Review: “Three Billboards outside Ebbing, Missouri”
I love comedy, especially dark humor. When I watched the trailer for Three Billboards outside Ebbing, Missouri, I immediately knew that if they could manage to balance the comedy with drama, this would be an incredibly funny film. It is exactly as advertised while also combining an unconventional story with realistic, three-dimensional characters that steal your heart.
The film begins with Mildred Hayes (Frances McDormand) driving by three broken down billboards. As she drives, she stops to contemplate the shattered signs, a fierceness overtaking her. She drives into town and goes to the advertising company that owns the signs, asking to rent the signs for a year, giving the owner of the agency, Red Welby (Caleb Landry Jones) $5000 for the first month’s rent. Mildred commissions the signs to say: “Raped while dying,” “And still no arrests,” “How come, Chief Willoughby?” as we learn of her daughter Angela’s death seven months prior. The signs are Mildred’s way of waking up the police and making the Sheriff Bill Willoughby (Woody Harrelson) do something about her daughter’s death.
This causes ripples in the community. Willoughby is sympathetic to Mildred’s plight but feels the signs are unfair. His deputy Jason Dixon (Sam Rockwell), incompetent and racist, becomes angry over Mildred’s actions. Her son, Robbie (Lucas Hedges) is depressed, angry, and embarrassed by his mother’s actions. But despite the uproar by everyone, including her ex-husband Charlie (John Hawkes) and Dixon pushing back against what he feels his her attack on his authority, Mildred stands firm. She continues with her crusade, even while knowing that Sheriff Willoughby has pancreatic cancer. Her response, “Won’t be as effective after you croak.”
The film builds on this initial rage on Mildred’s part as she battles the town, finding unexpected allies along the way. The story turns in unexpected ways, twisting from what you think will happen to Willoughby, Dixon, and Mildred, handing you characters that are real and complex. While the film begins feeling very black and white, Mildred’s anger over her daughter’s death justifiable, it quickly bleeds into gray as you learn that Willoughby has done as much as he can to find her daughter’s killers and Mildred takes matters too far in her search for justice. The ending is messy, unresolved but is very real and true while developing and growing the characters.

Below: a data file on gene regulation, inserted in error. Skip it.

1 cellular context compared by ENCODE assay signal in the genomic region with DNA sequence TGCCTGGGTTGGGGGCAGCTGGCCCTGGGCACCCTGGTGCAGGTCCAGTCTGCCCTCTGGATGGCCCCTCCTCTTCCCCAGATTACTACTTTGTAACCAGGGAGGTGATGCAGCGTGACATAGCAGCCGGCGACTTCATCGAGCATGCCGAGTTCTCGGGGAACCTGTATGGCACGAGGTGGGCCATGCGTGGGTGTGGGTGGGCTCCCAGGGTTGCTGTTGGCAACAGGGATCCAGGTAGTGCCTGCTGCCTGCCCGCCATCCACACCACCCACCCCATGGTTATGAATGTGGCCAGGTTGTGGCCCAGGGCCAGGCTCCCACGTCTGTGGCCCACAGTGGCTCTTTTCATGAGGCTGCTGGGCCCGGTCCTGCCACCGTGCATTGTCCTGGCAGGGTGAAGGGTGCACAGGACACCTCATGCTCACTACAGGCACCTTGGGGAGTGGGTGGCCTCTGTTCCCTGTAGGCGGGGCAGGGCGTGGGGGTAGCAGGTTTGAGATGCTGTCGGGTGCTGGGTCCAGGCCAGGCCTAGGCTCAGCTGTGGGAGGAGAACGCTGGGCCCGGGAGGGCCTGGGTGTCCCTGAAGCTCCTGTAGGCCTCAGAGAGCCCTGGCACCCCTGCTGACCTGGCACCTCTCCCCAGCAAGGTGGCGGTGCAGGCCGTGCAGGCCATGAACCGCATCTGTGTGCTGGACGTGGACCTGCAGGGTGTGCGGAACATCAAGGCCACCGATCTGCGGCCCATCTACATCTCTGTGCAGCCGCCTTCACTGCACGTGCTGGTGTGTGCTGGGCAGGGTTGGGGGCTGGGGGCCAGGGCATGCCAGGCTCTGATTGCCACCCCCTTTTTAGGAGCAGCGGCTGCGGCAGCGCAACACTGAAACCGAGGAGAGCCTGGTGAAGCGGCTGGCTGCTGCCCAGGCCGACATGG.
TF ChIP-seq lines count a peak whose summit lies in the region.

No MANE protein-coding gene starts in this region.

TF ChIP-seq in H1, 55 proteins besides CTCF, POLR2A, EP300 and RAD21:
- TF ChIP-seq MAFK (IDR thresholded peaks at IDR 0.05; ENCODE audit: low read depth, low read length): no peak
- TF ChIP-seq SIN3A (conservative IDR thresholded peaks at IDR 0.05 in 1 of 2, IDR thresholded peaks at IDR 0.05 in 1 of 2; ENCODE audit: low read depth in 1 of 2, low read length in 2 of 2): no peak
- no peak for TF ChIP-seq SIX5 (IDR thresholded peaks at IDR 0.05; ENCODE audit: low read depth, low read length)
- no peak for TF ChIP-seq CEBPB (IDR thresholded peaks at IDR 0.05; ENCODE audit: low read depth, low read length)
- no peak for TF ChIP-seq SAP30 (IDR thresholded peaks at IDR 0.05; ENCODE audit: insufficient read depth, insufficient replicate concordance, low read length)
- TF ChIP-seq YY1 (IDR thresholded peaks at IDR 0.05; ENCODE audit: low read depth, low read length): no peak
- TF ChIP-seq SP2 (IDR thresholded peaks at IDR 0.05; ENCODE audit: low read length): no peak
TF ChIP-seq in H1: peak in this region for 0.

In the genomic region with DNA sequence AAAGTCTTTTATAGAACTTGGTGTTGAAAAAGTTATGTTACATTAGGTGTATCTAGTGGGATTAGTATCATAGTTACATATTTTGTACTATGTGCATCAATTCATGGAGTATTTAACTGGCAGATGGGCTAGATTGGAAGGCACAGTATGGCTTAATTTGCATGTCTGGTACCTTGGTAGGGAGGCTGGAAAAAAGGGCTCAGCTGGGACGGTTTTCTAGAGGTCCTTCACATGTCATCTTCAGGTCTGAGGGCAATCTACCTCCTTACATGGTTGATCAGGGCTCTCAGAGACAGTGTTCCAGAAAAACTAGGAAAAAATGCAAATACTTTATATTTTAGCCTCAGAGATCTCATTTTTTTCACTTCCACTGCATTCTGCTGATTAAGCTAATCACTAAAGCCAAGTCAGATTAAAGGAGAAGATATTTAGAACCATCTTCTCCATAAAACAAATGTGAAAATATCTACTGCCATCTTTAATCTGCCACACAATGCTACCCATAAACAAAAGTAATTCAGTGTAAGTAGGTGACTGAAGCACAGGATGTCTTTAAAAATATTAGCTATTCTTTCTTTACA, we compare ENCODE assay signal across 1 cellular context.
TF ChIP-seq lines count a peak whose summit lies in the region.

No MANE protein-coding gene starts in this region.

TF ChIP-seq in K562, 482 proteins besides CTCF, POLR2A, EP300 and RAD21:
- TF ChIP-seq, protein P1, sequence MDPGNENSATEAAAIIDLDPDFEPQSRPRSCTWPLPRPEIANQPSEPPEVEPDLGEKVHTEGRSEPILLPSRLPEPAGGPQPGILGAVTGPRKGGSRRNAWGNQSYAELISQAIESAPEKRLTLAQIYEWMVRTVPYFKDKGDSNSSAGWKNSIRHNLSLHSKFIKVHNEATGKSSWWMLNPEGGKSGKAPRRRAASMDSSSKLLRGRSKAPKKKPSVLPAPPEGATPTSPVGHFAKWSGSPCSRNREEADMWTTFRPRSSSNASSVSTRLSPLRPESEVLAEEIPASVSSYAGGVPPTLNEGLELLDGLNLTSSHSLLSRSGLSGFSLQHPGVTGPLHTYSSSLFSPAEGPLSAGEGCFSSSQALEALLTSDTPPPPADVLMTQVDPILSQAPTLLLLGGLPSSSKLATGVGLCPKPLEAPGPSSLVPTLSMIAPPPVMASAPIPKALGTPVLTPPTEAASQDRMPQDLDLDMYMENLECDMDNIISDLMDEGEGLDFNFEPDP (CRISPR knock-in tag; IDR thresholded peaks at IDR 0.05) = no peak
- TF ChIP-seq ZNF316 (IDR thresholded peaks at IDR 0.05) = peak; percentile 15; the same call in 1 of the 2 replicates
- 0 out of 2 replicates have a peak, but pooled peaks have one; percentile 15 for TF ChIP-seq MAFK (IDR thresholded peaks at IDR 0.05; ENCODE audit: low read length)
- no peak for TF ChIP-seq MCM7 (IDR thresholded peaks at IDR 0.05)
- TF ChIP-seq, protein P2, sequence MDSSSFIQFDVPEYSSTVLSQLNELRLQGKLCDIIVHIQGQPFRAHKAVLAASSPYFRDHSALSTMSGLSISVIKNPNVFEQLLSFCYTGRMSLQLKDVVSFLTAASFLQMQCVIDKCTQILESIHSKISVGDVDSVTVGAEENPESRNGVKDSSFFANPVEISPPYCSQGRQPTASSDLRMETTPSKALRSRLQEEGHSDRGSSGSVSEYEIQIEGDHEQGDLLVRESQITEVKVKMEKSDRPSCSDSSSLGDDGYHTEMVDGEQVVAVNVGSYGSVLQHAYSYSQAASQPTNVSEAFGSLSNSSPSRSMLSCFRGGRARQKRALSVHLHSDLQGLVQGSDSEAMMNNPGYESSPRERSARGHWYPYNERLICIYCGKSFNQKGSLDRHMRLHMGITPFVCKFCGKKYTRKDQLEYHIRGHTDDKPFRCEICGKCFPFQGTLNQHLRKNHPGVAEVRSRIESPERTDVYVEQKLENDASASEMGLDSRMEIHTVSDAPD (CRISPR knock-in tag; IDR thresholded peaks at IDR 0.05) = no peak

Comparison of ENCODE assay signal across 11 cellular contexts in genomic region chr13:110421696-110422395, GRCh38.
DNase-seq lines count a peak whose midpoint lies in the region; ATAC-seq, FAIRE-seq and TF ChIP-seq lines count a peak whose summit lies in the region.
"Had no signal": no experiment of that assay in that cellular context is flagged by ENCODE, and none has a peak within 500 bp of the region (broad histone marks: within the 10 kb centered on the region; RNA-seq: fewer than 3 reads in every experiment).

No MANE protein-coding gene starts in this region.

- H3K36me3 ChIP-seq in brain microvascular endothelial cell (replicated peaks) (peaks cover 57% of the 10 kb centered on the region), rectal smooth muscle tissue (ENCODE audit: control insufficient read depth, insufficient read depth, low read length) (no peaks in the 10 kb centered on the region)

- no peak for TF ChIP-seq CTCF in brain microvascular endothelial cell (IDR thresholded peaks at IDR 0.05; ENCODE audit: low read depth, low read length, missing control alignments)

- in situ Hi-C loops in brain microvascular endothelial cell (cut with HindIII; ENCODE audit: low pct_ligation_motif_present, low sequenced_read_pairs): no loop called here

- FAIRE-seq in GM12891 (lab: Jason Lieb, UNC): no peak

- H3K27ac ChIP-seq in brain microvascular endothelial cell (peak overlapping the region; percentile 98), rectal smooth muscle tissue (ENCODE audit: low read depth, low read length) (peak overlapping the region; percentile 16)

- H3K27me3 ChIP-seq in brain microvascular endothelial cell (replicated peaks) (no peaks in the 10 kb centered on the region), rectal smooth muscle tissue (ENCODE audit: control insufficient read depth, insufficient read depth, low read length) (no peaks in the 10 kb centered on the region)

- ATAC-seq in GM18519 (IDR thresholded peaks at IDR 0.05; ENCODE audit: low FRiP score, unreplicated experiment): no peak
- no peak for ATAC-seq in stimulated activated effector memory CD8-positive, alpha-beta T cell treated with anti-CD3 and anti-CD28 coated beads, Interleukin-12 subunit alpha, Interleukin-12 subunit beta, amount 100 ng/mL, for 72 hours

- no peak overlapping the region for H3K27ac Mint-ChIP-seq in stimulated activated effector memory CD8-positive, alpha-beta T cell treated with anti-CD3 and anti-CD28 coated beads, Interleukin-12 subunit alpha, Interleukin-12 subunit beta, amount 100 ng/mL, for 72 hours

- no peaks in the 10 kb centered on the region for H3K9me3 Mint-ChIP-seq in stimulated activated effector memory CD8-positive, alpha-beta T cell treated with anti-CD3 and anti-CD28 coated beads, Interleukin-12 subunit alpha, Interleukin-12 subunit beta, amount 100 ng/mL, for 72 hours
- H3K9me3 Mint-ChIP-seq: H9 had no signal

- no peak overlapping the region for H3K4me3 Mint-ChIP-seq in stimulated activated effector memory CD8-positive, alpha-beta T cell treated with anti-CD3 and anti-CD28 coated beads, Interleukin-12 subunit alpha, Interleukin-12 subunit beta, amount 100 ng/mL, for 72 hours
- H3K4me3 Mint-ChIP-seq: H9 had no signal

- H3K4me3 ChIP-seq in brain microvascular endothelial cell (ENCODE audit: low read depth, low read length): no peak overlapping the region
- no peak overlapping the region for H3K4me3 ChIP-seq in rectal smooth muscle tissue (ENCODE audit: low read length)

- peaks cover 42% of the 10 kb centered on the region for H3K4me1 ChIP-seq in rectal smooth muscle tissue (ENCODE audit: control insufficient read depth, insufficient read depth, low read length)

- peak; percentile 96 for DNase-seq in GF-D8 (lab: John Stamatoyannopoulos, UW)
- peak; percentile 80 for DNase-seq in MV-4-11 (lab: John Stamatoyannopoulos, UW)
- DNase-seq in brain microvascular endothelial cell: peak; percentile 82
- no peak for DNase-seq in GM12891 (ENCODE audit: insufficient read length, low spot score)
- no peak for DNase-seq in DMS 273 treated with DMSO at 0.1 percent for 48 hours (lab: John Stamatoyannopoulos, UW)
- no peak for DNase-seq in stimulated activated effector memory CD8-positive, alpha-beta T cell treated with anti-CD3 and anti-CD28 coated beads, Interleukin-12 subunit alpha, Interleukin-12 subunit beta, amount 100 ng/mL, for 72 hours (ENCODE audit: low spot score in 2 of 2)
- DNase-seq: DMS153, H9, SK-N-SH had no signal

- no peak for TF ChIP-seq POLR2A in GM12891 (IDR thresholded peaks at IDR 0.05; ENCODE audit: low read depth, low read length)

What makes this film so engaging and compelling is the almost perfect balance between the humor and the drama. The jokes are crafted to go right to the edge of acceptable but not quite drop over. Quite a few of them are observations on society as a whole as when the preacher comes to visit Mildred to encourage her to leave the sheriff alone, hoping to appeal to her more sympathetic side. Instead, Mildred compares the church to the Bloods and the Crips, a gang preying on young boys and points out they’re all culpable. The drama is the other side of the coin, keeping you involved in the story but never boring you, allowing the characters to grow as both Mildred and Jason Dixon work through their anger issues. The writing shows tiny details, like Mildred’s clothes, almost a uniform as she combats the police or Jason Dixon’s softer side as he listens to lyrical music no one else can hear through his headphones. These kind of details build the believability of the characters and every seemingly frivolous detail is ultimately important to the character’s growth.
The actors are phenomenal. Frances McDormand is full of rage, a scowling, loss filled mother willing to take on the world but falling apart in solitary scenes. Sam Rockwell makes us dislike Jason Dixon but by the end of the film, flips the character around to someone we might even admire. Woody Harrelson is sweet and sensitive, insightful as Sheriff Willoughby. Even minor characters shine in this film. Lucas Hedges as Robbie is angry and yet shows a protective side toward his mother when she’s attacked by his father. John Hawkes is both edgy and funny as Charlie, Mildred’s ex. Peter Dinklage as a car salesman who helps Mildred because he’s sweet on her is adorable. Even Charlie’s young clueless girlfriend, Penelope (Samara Weaving) is hilarious as she babbles at the most inopportune moments.
Edgy, surprising, and an exploration of the effects of rage, this film never quite takes you where you think it will. It ends in a twist I never saw and was completely about the redemption of the main characters. With extraordinary acting and a beautifully balanced blend of human realism and humorous commentary, this might just get awards. It will be well deserved.
Rating: 5 stars